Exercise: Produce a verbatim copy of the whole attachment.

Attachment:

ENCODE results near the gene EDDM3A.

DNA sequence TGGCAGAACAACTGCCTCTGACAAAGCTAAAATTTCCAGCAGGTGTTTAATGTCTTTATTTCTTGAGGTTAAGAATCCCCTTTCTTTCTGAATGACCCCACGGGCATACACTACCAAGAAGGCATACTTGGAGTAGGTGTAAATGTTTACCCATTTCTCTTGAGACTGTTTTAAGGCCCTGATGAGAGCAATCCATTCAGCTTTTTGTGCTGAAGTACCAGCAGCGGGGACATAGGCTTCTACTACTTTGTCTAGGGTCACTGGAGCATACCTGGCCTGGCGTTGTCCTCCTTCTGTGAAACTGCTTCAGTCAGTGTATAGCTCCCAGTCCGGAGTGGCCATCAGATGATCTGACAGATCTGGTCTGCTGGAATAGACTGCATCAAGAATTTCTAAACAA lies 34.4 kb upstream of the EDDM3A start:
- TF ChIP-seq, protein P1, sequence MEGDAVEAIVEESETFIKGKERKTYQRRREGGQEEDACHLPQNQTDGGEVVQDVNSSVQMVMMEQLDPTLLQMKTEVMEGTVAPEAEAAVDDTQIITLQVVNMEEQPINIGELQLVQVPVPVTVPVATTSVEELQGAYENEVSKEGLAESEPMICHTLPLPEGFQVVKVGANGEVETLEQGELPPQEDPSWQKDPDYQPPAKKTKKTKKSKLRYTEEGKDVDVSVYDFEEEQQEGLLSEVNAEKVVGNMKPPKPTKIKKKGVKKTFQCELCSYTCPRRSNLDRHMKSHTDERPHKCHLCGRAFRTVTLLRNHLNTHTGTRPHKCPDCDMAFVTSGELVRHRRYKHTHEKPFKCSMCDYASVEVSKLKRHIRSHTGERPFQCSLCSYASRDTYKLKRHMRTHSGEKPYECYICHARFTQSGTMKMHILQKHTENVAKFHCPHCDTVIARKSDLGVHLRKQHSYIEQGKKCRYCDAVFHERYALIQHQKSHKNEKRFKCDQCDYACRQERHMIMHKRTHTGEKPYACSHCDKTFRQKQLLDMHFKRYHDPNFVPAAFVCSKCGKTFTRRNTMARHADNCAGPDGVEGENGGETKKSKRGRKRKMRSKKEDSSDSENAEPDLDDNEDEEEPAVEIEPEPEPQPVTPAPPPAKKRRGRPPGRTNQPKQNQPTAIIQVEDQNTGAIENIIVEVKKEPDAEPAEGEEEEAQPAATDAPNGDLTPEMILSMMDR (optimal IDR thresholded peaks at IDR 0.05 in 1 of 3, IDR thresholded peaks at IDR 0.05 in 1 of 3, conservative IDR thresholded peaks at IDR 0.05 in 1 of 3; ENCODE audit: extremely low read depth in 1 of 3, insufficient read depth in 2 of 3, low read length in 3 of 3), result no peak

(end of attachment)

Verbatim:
ENCODE results near the gene EDDM3A.

DNA sequence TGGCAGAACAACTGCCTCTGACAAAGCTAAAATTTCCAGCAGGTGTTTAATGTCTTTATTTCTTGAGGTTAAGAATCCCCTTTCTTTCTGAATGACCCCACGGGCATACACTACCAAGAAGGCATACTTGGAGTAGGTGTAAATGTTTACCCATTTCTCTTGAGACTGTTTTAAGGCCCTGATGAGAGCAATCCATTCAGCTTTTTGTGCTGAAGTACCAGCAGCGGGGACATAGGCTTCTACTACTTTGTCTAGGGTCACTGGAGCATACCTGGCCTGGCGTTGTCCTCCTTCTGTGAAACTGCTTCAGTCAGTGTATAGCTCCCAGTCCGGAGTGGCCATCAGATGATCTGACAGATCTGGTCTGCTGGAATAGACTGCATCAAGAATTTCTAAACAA lies 34.4 kb upstream of the EDDM3A start:
- TF ChIP-seq, protein P1, sequence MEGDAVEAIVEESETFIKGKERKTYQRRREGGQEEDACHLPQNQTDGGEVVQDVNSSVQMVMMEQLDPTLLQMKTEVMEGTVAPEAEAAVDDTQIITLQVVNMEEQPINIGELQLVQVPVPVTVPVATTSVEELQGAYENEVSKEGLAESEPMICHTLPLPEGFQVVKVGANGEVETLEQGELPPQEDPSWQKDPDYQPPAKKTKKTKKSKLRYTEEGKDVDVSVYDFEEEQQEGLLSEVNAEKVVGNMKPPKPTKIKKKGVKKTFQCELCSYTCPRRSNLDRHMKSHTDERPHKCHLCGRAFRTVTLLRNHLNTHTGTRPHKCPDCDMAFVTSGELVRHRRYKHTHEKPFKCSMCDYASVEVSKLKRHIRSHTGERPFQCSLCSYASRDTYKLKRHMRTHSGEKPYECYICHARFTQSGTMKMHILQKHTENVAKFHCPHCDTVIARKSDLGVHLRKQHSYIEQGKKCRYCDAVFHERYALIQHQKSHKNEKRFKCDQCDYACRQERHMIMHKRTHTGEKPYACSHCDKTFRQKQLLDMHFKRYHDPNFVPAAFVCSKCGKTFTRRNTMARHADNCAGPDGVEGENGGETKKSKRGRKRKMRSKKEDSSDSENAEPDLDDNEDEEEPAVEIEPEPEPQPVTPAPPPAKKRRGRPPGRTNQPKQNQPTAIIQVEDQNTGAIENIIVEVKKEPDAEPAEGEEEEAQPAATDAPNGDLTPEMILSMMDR (optimal IDR thresholded peaks at IDR 0.05 in 1 of 3, IDR thresholded peaks at IDR 0.05 in 1 of 3, conservative IDR thresholded peaks at IDR 0.05 in 1 of 3; ENCODE audit: extremely low read depth in 1 of 3, insufficient read depth in 2 of 3, low read length in 3 of 3), result no peak